Futurist

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May 2014
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Only the Sikhs and Hindus moved to India, the Christians are still there ( ~ 3-4 million) and far from "disappeared". There is still small communities of Hindus in Karachi and Sindh, not as big as pre-partition but they still exist.
Huh. I stand corrected.

You could add Jammu to the list, it had a large Muslim population (possibly majority) and they were cleansed. While they still make 1/3rd of the pop. in Jammu they've been wiped out from some districts.
I'd like to look at a district map of Jammu again. Remind me and I'll then get back to you on this.

I've heard Nepal had a big Bhutanese community before they were expelled recently.
Why'd they expel them?

Then there's the First Nations/Native Americans across the Americas that have been almost wiped out, same with the aboriginals in Australia, and the natives in Hawaii.
Yeah, unfortunately that's true. :(
 

Maki

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Jan 2017
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Also, an example from Japan: the Emishi used to live on Honshu and fought against the Japanese Imperial Dynasty. In fact, the title of shogun is a shortened form of the title sei-i taishōgun which was first given to warriors that led expeditions against the Emishi. However, as we know, the Emishi no longer exist today.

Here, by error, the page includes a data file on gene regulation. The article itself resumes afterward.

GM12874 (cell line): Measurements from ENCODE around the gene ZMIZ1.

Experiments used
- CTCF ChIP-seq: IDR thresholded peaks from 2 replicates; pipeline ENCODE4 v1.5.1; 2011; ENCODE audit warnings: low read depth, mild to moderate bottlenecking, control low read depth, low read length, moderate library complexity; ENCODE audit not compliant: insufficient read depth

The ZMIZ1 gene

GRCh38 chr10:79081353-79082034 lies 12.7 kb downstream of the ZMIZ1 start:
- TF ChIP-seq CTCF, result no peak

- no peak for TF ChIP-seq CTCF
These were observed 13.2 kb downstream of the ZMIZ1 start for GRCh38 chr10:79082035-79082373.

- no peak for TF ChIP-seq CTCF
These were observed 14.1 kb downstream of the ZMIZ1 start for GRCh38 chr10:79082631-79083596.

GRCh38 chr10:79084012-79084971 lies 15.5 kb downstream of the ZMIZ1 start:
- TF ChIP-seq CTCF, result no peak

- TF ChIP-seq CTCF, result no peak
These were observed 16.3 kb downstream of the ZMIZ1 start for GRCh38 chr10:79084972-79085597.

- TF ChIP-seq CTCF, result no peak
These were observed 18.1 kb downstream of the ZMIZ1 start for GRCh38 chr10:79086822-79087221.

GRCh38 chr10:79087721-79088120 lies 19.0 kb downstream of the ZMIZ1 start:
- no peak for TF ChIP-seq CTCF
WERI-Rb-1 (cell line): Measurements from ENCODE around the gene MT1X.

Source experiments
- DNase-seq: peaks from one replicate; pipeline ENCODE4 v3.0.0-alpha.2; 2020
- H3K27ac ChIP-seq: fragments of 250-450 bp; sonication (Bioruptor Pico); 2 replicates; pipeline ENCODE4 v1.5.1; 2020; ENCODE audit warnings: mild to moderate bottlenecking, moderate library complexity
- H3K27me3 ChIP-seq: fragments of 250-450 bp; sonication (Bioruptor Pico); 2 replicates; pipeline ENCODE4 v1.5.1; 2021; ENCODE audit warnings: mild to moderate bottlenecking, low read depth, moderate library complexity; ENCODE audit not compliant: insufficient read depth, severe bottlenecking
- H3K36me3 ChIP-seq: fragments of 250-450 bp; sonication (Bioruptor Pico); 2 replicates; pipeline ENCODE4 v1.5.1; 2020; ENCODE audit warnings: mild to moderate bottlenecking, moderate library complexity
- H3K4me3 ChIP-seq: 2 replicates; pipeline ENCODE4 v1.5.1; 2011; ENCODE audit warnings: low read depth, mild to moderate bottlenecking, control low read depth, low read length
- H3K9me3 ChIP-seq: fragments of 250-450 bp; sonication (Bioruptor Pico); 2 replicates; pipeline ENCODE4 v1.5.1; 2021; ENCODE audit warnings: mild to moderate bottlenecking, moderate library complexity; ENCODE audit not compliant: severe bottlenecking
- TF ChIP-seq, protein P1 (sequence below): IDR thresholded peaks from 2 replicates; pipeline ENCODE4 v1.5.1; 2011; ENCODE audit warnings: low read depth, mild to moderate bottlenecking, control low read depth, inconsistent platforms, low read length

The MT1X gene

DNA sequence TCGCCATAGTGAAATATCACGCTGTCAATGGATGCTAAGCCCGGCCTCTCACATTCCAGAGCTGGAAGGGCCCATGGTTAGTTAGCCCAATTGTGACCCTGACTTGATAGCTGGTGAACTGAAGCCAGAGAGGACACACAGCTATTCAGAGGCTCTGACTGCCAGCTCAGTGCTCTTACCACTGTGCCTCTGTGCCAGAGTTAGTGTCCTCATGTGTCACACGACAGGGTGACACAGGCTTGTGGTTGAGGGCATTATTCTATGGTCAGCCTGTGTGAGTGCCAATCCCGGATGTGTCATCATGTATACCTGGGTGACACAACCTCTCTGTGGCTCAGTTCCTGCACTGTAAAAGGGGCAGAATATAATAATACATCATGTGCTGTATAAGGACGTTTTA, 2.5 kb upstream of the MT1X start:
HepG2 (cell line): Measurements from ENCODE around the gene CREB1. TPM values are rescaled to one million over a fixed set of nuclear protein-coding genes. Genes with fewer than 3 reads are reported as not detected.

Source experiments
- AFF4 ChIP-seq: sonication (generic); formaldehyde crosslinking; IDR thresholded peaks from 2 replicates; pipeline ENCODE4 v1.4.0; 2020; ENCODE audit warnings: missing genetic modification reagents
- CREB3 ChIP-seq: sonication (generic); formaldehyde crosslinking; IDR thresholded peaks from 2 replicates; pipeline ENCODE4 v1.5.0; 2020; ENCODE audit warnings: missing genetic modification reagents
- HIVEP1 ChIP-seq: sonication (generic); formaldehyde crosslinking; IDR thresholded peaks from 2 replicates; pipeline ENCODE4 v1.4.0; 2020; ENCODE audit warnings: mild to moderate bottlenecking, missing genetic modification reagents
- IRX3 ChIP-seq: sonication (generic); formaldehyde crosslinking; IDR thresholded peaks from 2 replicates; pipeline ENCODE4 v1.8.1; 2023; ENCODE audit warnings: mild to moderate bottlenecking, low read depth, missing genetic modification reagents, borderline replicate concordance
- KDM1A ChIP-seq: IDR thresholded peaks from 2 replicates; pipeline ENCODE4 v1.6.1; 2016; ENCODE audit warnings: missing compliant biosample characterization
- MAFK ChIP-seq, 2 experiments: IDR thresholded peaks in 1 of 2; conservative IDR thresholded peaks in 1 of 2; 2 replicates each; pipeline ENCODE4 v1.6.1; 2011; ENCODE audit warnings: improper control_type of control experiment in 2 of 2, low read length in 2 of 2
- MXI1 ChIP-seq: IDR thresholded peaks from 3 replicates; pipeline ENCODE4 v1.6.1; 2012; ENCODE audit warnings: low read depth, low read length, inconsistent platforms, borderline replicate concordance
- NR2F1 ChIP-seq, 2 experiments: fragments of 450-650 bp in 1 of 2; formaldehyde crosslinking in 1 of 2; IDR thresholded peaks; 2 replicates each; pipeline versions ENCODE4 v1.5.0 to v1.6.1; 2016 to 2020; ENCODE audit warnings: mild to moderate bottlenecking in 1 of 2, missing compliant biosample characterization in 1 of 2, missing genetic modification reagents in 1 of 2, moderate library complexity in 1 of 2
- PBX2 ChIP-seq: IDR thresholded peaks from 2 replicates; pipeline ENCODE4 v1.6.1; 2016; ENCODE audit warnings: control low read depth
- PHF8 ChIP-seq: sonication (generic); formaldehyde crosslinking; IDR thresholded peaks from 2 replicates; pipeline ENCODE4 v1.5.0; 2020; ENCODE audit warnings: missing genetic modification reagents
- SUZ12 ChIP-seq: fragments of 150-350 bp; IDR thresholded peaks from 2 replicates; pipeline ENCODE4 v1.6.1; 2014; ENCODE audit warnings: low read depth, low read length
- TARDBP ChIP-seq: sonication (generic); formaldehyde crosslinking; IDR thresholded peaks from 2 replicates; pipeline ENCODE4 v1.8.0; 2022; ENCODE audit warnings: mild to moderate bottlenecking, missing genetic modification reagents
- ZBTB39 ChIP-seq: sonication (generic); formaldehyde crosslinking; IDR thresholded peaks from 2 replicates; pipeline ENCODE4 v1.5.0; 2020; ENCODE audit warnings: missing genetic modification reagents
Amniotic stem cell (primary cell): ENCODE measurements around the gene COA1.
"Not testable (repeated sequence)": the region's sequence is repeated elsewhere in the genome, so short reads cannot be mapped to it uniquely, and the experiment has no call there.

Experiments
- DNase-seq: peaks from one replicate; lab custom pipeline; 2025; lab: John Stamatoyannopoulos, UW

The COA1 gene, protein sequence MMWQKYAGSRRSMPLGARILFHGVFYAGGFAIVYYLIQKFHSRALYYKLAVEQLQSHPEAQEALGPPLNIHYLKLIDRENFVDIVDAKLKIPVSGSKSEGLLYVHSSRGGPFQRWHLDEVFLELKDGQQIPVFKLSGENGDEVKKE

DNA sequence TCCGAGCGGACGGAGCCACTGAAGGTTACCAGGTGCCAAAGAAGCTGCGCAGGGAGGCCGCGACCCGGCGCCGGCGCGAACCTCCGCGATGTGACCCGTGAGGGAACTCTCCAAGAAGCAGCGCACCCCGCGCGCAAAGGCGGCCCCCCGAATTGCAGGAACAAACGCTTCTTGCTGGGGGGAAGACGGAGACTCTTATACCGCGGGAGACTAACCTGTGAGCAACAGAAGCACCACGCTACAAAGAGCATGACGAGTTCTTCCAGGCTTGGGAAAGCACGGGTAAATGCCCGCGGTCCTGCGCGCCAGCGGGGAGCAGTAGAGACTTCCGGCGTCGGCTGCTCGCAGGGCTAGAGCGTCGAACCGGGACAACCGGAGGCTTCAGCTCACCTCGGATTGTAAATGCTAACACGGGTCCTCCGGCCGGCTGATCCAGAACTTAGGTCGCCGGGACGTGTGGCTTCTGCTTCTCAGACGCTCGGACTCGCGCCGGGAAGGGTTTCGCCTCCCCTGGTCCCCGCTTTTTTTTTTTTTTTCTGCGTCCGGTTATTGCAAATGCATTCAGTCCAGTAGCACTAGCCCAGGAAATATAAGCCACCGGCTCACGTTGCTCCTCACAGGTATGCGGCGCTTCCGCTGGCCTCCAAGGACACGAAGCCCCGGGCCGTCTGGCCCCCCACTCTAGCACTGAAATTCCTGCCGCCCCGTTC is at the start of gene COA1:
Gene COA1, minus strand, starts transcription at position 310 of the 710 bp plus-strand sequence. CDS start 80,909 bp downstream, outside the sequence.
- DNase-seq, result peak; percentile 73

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Futurist

Ad Honoris
May 2014
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Also, an example from Japan: the Emishi used to live on Honshu and fought against the Japanese Imperial Dynasty. In fact, the title of shogun is a shortened form of the title sei-i taishōgun which was first given to warriors that led expeditions against the Emishi. However, as we know, the Emishi no longer exist today.
What ultimately happened to them?
 

Futurist

Ad Honoris
May 2014
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SoCal
Also, @Abaseen: Why were the Christians in Punjab much more supportive of the Muslim League (according to Wikipedia, at least) than the Sikhs were? Was it because Muslims were more hostile to Sikhs, and if so, why were they more hostile to Sikhs than to Christians?